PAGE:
When I came into this world, my grandmother was the first person to hold me, and life came back full circle as I was able to hold her hand as she left this world. I am grateful that I had so many precious years with her, but I wish I could have gotten a lot more.

While every person I have lost in my life has affected me, losing my grandmother has changed my life forever.  I spent every day of the past 18 years with her to now have to visit her at the cemetery. I have cried so much in the days since her passing, but I feel like I have cried all the tears I could have. I feel as if I have become numb to the pain when I’m not thinking about it, but once a memory hits my brain, I’m overcome with emotion. One day I’m okay, the next day I am in pieces, but I believe it is all a part of the process.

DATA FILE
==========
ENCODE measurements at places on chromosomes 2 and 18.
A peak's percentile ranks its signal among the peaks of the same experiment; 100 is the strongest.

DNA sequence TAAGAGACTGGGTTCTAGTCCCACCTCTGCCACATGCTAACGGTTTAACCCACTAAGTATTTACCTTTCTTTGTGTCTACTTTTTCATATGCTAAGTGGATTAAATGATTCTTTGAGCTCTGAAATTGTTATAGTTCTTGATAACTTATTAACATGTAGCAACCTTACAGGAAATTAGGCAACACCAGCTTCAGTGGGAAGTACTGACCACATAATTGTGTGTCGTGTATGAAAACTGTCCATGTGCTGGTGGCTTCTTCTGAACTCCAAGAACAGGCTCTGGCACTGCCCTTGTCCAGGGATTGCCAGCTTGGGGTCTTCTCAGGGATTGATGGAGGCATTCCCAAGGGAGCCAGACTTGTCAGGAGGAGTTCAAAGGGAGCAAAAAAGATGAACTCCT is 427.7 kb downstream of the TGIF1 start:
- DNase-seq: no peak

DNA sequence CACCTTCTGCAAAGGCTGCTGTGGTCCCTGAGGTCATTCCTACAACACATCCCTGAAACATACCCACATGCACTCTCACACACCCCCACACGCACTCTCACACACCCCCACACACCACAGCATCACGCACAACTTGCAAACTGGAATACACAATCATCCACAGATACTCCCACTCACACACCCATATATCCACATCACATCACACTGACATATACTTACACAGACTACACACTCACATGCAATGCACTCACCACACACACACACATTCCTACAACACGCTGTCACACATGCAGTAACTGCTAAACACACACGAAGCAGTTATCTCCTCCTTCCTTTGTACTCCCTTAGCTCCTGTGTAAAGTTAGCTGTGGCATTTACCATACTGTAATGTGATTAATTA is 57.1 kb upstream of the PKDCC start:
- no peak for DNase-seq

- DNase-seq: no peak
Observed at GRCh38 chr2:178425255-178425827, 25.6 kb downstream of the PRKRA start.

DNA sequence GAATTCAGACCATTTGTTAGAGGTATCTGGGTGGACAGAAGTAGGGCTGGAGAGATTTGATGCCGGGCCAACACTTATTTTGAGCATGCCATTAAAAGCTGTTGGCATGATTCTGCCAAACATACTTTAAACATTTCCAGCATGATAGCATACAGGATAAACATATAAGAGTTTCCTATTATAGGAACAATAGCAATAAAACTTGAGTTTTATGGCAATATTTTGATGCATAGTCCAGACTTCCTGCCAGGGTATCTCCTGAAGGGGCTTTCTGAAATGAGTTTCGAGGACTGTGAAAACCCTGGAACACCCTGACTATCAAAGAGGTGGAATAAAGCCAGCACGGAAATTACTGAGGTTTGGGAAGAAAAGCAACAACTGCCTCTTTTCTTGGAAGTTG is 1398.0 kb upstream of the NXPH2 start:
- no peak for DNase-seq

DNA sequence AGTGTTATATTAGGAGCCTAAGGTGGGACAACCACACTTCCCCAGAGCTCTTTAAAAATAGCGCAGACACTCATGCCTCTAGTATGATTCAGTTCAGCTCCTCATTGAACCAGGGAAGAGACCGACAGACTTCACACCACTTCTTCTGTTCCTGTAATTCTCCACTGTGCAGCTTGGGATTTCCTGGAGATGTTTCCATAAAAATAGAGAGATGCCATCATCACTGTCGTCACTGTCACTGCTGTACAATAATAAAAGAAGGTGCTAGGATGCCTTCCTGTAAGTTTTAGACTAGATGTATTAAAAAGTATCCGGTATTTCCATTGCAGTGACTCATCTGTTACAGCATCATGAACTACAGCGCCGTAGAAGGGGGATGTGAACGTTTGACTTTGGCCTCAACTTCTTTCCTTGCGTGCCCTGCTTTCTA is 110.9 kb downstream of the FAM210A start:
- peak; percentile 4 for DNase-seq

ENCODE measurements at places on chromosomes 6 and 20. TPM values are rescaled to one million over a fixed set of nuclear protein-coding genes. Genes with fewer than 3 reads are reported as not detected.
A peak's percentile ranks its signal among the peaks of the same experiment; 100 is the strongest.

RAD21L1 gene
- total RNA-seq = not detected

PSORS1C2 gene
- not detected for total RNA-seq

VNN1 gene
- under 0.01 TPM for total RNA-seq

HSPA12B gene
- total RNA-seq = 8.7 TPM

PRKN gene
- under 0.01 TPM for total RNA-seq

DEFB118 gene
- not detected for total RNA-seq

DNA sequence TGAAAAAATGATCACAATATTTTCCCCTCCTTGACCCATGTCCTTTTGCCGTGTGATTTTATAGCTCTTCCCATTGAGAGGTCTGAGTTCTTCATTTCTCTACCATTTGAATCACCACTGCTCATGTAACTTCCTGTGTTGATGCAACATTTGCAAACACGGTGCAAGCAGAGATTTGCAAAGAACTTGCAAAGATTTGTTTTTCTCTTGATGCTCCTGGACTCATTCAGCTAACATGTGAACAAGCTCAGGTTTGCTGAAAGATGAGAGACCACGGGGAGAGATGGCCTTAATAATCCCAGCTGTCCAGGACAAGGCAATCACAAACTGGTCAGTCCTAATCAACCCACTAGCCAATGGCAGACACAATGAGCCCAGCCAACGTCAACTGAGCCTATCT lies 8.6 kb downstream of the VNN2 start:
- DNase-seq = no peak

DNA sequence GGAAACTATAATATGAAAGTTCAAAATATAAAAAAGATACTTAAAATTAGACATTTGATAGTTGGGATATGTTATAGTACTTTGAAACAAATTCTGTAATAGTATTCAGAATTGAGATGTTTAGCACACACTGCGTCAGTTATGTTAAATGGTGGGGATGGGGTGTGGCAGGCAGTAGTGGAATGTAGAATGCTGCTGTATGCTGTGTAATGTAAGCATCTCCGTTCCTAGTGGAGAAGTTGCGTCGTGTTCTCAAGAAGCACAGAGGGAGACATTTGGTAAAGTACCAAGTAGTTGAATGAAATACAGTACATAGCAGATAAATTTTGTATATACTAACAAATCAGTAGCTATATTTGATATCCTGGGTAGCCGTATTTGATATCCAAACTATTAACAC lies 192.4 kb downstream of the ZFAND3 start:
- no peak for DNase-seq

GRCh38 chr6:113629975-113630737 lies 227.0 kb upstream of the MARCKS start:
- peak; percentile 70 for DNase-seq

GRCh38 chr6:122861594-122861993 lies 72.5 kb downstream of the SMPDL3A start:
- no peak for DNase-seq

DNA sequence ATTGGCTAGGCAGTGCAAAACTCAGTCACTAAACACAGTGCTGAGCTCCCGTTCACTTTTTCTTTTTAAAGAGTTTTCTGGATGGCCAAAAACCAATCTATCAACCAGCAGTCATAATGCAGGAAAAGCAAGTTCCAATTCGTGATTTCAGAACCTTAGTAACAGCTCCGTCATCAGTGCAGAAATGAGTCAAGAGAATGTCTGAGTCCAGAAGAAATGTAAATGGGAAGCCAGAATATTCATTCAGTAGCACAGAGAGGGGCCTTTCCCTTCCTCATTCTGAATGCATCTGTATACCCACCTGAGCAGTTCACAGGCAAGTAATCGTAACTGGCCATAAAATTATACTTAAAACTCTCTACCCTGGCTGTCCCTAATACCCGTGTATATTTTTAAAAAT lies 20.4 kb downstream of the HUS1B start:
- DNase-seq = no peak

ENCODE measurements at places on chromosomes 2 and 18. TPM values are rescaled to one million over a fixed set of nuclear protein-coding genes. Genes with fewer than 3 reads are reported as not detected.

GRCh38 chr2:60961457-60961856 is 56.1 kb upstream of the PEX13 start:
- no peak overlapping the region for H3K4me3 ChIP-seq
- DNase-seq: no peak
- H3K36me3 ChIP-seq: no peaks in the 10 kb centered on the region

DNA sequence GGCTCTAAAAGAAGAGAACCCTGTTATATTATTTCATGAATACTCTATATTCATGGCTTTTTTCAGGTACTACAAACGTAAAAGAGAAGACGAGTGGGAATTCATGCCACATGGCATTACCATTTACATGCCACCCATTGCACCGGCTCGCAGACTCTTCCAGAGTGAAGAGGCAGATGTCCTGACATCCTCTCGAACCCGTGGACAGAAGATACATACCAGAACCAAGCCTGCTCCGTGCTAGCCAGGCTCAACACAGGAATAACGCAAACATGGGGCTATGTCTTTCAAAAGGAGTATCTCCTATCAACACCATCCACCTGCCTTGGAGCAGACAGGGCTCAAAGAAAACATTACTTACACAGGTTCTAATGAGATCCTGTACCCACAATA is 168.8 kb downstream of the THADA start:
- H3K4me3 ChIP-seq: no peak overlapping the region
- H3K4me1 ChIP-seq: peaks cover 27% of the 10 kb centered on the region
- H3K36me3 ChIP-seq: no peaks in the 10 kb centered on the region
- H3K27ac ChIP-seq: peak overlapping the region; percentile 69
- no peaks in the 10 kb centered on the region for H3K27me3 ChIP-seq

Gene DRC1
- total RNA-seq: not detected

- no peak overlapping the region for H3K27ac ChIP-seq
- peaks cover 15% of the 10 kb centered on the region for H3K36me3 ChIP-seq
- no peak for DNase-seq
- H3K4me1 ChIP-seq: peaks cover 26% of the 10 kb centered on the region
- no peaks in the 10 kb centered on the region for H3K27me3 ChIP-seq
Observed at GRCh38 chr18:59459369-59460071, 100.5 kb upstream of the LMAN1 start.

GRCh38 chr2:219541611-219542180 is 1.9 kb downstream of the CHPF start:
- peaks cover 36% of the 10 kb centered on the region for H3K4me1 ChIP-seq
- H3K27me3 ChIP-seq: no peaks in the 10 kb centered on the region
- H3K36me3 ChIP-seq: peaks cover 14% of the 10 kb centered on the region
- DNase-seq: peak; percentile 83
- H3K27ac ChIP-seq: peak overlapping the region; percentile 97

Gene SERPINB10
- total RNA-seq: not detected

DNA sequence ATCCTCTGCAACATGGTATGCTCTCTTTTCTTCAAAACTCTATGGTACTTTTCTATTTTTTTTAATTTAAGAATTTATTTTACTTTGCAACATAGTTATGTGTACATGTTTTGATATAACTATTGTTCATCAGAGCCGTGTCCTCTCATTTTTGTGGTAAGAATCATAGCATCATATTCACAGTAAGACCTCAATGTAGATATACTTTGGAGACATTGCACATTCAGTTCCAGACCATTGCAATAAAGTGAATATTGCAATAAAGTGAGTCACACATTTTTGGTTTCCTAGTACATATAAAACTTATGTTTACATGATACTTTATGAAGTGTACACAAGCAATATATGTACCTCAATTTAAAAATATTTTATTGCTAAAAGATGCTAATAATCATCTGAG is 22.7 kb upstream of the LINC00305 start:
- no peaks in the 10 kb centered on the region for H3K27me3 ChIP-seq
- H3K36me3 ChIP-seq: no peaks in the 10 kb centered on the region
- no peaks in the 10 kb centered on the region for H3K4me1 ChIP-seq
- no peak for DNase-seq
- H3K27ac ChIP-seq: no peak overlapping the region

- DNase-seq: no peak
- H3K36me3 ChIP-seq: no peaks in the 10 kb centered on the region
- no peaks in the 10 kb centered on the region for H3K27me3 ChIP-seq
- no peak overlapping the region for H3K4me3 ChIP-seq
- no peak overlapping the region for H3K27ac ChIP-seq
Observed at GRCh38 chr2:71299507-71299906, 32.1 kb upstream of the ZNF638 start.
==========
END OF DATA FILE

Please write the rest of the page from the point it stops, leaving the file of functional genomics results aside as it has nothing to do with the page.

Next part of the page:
Throughout the past losses in my life, my grandmother was always there to console me and wipe every tear from my eyes. She had such a comforting and caring spirit to her that nobody could replace. She always knew the right thing to say and was the final piece to the puzzle. I feel as if a piece of myself was left with her the day God called her home. I know she is in a better place and her suffering has ended, but I can’t help but wish that she was still with me. I wanted her to be the first to hold my kids and be front and center at my wedding. I wanted her to see me accomplish everything I spent hours talking to her about.

Grief for everyone is different. Everyone is entitled to cope the way they want. It is okay to be vulnerable and let out your emotions. By bottling them up, you are just letting them build until you one day explode. There is no right answer or a  manual on how to grieve, but I believe it is all about taking it day by day. Learning how to take care of yourself and improving your mental health.

I believe writing this article and telling her story is a part of my grief process. I don’t want her to be forgotten. I want people that didn’t get the chance to meet her to know how much of an amazing woman she was. She was selfless and spent her entire life putting others before herself.